Sunday, February 27, 2011

Perfection, Perfection

Perfection, Perfection by Kilian McDonnell

("I will walk the way of perfection." Psalm 101:2)

I have had it with perfection.
I have packed my bags,
I am out of here.
Gone.

As certain as rain
will make you wet,
perfection will do you
in.

It droppeth not as dew
upon the summer grass
to give liberty and green
joy.

Perfection straineth out
the quality of mercy,
withers rapture at its
birth.

Before the battle is half begun,
cold probity thinks
it can't be won, concedes the
war.

I've handed in my notice,
given back my keys,
signed my severance check, I
quit.

Hints I could have taken:
Even the perfect chiseled form of
Michelangelo's radiant David
squints,

the Venus de Milo
has no arms,
the Liberty Bell is
cracked.

"Perfection, Perfection" by Kilian McDonnell, from Swift, Lord, You Are Not. © Saint John's University Press, 2003.

Thursday, February 24, 2011

why some people be
mad at me sometimes

they ask me to remember
but they want me to remember
their memories
and i keep on remembering
mine.

Lucille Clifton

Wednesday, February 16, 2011

The Blind Old Man

Thanks to The Writers Almanac: The Blind Old Man by Robert Bly

I don't know why so much sweetness hovers around us.
Nor why the wind blows the curtains in the afternoons,
Nor why the earth mutters so much about its children.

We'll never know why the snow falls through the night,
Nor how the heron stretches her long legs,
Nor why we feel so abandoned in the morning.

We have never understood how birds manage to fly,
Nor who the genius is who makes up dreams,
Nor how heaven and earth can appear in a poem.

We don't know why the rain falls so long.
The ditchdigger turns up one shovel after another.
The herons go on stitching the heavens together.

We've never heard about the day we were conceived
Nor the doctor who helped us to be born,
Nor that blind old man who decides when we will die.

It's hard to understand why the sun rises,
And why our children are mostly fond of us,
And why the wind blows the curtains in the afternoon.

"The Blind Old Man" by Robert Bly, from Talking Into the Ear of a Donkey. © W.W. Norton & Co., 2010.

Friday, February 11, 2011

The Best Thing I Did

Thanks to the Writers Almanac: The Best Thing I Did by Ron Padgett

The best thing I did
for my mother
was to outlive her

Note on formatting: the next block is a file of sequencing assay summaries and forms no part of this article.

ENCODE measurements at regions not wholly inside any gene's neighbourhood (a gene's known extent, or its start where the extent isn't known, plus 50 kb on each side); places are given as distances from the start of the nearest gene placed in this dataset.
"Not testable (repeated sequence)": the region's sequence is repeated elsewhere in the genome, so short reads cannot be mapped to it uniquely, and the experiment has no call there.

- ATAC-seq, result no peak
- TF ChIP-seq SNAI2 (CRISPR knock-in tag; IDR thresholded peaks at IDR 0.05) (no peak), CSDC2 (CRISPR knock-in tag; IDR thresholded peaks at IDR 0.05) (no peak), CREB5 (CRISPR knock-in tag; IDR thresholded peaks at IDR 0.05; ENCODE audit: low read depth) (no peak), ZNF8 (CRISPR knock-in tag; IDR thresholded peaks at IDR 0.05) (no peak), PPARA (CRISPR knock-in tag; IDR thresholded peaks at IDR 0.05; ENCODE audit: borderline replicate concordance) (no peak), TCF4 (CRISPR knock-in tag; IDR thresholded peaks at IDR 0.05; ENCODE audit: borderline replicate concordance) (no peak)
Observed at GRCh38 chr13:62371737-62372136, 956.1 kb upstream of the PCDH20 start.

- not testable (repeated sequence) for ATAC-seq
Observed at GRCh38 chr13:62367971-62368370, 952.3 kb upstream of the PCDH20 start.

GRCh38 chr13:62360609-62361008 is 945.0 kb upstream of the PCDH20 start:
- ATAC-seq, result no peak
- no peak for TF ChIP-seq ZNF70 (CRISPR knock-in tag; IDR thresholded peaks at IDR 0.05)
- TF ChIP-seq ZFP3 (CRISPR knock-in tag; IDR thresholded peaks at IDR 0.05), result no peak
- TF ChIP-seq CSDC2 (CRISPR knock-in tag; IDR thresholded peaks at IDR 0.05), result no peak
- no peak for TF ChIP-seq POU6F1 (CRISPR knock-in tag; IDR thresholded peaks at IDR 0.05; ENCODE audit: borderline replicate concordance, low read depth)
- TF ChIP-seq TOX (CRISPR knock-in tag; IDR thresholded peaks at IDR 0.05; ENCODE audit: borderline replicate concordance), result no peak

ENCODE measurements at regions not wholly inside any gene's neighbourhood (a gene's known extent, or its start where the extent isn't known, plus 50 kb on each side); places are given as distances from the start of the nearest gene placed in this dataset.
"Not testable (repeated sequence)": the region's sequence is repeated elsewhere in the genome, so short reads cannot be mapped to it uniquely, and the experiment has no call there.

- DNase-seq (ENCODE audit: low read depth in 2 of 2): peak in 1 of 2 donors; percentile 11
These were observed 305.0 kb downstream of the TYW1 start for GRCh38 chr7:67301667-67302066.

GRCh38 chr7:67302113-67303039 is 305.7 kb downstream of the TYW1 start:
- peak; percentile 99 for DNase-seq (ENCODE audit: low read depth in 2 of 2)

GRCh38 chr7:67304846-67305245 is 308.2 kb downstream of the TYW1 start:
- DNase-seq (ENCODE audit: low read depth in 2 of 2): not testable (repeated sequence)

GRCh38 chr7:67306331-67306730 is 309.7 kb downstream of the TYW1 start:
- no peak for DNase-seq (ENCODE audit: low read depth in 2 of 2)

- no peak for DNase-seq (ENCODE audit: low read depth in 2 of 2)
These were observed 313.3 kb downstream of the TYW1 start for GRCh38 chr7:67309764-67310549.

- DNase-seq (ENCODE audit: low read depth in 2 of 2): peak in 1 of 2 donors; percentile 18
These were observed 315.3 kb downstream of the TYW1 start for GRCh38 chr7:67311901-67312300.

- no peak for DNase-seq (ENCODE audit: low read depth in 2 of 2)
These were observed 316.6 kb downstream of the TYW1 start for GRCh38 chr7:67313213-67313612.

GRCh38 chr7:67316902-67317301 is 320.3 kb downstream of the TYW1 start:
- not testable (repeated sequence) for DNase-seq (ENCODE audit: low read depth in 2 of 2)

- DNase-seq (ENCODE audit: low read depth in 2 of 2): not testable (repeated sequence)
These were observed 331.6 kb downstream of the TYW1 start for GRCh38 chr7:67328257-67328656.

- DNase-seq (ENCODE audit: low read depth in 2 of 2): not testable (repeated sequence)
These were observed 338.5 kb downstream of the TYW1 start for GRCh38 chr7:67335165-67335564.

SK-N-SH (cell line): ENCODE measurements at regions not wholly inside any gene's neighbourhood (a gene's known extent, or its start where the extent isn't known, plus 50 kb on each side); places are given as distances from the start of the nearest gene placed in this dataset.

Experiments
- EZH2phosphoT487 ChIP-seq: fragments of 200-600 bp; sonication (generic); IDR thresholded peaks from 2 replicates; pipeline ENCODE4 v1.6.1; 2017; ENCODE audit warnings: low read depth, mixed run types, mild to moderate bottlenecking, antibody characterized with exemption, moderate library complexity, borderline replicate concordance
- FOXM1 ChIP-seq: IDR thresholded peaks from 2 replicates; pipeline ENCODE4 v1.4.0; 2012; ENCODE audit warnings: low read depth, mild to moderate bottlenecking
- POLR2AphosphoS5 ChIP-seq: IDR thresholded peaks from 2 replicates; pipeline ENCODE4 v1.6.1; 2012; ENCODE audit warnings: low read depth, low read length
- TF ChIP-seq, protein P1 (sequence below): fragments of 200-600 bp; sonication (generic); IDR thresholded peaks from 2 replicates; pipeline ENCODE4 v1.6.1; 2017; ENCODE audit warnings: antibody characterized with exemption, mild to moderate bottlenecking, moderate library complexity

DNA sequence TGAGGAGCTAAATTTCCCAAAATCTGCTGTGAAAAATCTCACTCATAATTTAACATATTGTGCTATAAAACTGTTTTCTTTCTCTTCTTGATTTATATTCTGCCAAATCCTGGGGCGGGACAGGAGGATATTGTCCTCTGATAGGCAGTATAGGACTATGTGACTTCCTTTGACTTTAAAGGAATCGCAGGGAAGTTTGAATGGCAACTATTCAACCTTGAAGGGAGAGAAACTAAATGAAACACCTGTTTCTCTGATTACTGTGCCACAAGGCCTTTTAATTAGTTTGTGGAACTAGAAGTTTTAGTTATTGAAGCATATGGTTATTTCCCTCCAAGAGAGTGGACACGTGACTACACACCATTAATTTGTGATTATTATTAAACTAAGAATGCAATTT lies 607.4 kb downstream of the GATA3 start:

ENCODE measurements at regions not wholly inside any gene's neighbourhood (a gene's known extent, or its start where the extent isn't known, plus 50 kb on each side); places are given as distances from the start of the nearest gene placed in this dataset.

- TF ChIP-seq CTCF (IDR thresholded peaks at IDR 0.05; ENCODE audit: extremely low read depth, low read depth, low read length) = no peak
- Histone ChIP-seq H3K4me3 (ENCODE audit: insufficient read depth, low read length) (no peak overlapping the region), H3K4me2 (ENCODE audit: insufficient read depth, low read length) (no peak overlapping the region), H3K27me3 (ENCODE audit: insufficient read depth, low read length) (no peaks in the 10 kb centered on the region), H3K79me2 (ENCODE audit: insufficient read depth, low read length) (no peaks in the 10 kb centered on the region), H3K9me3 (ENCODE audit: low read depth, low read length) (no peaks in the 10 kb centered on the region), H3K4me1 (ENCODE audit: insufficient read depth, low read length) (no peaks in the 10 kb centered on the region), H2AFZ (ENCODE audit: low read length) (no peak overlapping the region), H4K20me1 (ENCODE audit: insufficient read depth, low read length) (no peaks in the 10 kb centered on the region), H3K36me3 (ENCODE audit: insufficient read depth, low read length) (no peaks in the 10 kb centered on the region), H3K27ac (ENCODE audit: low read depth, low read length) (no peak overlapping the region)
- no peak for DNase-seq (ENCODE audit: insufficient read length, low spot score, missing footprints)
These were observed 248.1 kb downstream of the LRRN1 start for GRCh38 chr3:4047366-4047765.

for which I deserve
no credit

though it makes me glad
that she didn't have
to see me die

Like most people
(I suppose)
I feel I should
have done more
for her

Like what?
I wasn't such a bad son

I would have wanted
to have loved her as much
as she loved me
but I couldn't
I had a life a son of my own
a wife and my youth that kept going on
maybe too long

And now I love her more
and more

so that perhaps
when I die
our love will be the same

though I seriously doubt
my heart can ever be
as big as hers

"The Best Thing I Did" by Ron Padgett, from How Long. © Coffee House Press, 2011.

Thursday, February 10, 2011

The Death Deal

Thanks to The Writers Almanac -- The Death Deal by Ron Padgett

Ever since that moment
when it first occurred
to me that I would die
(like everyone on earth!)
I struggled against
this eventuality, but
never thought of
how I'd die, exactly,
until around thirty
I made a mental list:
hit by car, shot
in head by random ricochet,
crushed beneath boulder,
victim of gas explosion,
head banged hard
in fall from ladder,
vaporized in plane crash,
dwindling away with cancer,
and so on. I tried to think
of which I'd take
if given the choice,
and came up time
and again with He died
in his sleep.
Now that I'm officially old,
though deep inside not
old officially or otherwise,
I'm oddly almost cheered
by the thought
that I might find out
in the not too distant future.
Now for lunch.

"The Death Deal" by Ron Padgett, from How Long. © Coffee House Press, 2011.

Wednesday, February 9, 2011

Northwest Passage

Northwest Passage

That faint line in the dark